What are the reasons a banjo won’t stay in tune and what can be done to address this? Just like most stringed instruments, the banjo also has a host of tuning problems that will certainly inconvenience players of various levels.
Often associated with bluegrass, country and folk music, the banjo is one of the most important instruments, especially in American culture. The legacy of the banjo stretches beyond the aforementioned genres with its unmistakable presence being widely felt in pop, rock and roll, and even jazz.
From Earl Scruggs to the Allman Brothers, Bela Fleck to the Eagles, the banjo is an often overlooked force in modern music. Even before music recording technology was introduced, the banjo was already an integral part of rural white folk culture, as well as Black American traditional music and Caribbean genres such Calypso.
Although a widespread banjo revival has yet to come in the 21st century, it remains an enduring instrument that possesses one of the most recognizable sound attributes. Undoubtedly, the banjo with its jangly tone and energetic vibe, will always have a special place in the past, present and future evolution of music.
Tuning the Banjo
Most banjos today come in 5 strings, but there are also 4 and even 6-stringed versions that are tuned similarly to the guitar.
The 5-string banjo utilizes a GDGBD tuning (from 5th to 1st string), aptly named “open G,” because it sounds identical with a G chord. On the other hand, the 4-string plectrum banjo is tuned CGBD. A tuning called the “Chicago Tuning,” is also popular among guitar players who wish to make a sudden shift to the banjo, since the tuning resembles the top 4 strings of the guitar (DGBE).
Are Banjos hard to tune?
There is a well-known running joke that banjos won’t stay in tune and there are a lot of musicians who can attest to this. Pete Wernick (aka Dr. Banjo), a prominent bluegrass banjo player in the 60s, believes that banjos are more challenging to tune compared to guitars. He cited several aspects such as the flexible material that the banjo’s bridge is sitting on, as well as the long thin flexible neck and the instrument’s sensitivity to temperature changes.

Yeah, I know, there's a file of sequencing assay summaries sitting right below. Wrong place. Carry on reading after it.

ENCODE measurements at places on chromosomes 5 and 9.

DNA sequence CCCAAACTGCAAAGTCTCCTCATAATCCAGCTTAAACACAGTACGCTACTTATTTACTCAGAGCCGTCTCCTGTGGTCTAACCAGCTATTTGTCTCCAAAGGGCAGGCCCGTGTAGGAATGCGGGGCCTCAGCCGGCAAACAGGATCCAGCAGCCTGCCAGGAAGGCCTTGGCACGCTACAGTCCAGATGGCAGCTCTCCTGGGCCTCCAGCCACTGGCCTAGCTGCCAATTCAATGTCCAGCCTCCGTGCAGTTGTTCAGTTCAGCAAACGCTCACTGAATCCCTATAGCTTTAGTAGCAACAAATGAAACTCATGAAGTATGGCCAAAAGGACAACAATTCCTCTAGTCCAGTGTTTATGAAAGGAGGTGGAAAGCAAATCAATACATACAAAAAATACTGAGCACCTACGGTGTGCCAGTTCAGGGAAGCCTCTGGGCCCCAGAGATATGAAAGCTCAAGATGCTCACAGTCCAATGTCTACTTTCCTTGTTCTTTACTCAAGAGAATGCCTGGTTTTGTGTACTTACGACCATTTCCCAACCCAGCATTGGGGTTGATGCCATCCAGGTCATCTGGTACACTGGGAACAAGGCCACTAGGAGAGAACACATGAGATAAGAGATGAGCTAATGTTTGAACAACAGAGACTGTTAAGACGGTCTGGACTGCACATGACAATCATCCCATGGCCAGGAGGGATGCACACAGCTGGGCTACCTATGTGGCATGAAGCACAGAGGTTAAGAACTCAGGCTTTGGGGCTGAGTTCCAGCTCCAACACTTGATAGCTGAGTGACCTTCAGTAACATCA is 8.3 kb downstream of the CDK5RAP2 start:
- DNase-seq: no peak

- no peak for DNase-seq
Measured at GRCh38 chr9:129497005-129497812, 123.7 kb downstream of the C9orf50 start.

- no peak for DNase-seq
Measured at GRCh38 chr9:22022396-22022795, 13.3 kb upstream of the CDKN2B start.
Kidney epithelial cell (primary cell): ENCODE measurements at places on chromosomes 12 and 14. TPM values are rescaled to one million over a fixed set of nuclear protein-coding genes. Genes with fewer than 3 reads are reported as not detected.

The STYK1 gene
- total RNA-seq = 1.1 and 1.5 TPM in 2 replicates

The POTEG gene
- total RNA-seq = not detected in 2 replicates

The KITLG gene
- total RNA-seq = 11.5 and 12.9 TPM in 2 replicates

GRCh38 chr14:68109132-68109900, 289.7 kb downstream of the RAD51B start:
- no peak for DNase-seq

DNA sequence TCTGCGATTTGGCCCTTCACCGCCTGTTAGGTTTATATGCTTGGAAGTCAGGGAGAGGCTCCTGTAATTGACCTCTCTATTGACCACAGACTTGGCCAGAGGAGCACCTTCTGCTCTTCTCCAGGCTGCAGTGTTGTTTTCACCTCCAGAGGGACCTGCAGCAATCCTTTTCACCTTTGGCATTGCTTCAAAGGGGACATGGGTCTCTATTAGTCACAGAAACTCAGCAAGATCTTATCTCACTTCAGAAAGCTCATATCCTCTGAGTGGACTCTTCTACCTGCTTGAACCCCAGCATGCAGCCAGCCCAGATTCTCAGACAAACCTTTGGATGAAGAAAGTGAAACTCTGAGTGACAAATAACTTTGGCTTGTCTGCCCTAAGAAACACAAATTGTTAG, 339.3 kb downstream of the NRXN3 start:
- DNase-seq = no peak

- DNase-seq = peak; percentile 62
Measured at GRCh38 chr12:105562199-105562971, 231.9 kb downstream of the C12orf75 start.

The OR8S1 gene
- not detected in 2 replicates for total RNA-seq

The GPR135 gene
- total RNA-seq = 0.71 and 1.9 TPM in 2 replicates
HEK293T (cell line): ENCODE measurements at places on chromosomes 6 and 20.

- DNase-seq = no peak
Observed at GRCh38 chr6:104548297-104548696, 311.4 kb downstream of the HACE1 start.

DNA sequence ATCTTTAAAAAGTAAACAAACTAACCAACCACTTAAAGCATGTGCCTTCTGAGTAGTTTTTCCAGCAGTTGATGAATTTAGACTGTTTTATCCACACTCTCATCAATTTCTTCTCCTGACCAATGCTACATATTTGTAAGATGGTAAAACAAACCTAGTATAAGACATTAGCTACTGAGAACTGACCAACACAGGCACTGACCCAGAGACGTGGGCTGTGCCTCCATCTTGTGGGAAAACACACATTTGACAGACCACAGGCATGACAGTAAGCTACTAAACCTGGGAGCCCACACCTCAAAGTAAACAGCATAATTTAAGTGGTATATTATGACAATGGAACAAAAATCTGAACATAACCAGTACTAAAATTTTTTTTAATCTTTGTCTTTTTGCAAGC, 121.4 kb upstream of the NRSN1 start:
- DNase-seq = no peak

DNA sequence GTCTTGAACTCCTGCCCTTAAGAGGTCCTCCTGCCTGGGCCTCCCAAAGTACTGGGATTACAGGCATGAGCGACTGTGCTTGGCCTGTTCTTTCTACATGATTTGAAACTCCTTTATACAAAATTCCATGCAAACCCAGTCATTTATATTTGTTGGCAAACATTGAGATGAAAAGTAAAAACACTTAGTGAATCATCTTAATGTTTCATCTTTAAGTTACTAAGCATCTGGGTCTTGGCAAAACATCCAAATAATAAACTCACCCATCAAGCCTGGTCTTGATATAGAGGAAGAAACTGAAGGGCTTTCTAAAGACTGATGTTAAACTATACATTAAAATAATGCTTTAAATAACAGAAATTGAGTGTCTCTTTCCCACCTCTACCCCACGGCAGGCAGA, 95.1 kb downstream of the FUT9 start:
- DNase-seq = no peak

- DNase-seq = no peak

Banjo players should always have an electronic tuner ready since it is an instrument with a more volatile tuning than most stringed instruments. You might need to tune your banjo after every song, so be prepared to take advantage of the applause and spiels to minimize the dead air while you are tuning your instrument.
Banjo won’t stay in tune: how to fix this
Banjos may be hard to tune but with the help of a tuner and a little patience, things could become more tolerable. Get yourself an electronic tuner that can accommodate a variety of stringed instruments and use the “banjo” settings to make the tuning process more convenient.
There are also other factors that can make it harder for your banjo to stay in tune and here are some of them:
Using a capo
Utilizing a capo on a banjo can cause some tuning problems. The strings will usually sound a little bit sharper than necessary when the capo is clamped on the instrument’s neck.
The solution to this is to have a compensated bridge installed on your banjo. A compensated bridge is a machined bridge with adjusted scale lengths which can help improve intonation even with the capo on.
Stringed instruments that are not properly intonated, will be almost impossible to tune even with the help of a piano or an electronic tuner. Intonation problems can be caused by several factors such as dirty old strings, worn frets and wrong bridge placement.
Replacing a used up set of banjo strings may be an easy remedy, but for worn frets, it is advisable that you seek the help of a luthier to even out the frets through recrowning or better yet, have them replaced entirely if needed.
To determine a banjo’s state of intonation, pluck an open string and compare it with the fretted note on the 12th fret and if it registers as sharp on the tuner, that means your banjo is not properly intonated. To fix this problem, lift the bridge and gently move it until the note on the 12th is in tune with the open note.
Loose tuning machine, tailpiece and neck
The most common culprit that could affect a banjo’s tuning stability is a loose tuning peg, or worse, the entire machine head that includes the gears and screws. Other parts such as the neck and the tailpiece can also contribute to your banjo’s tuning stability and should be checked regularly to make sure that they are fastened securely.
As for the tuning machine, check the pegs if they are still capable of turning the gears, then see if the gears are steadily-fixed to prevent unnecessary tuning machine movements while you are playing. Try tightening up the screws on the gears, but if your banjo still won’t stay in tune, this means that your tuning machine is not functioning properly anymore and may need complete replacement.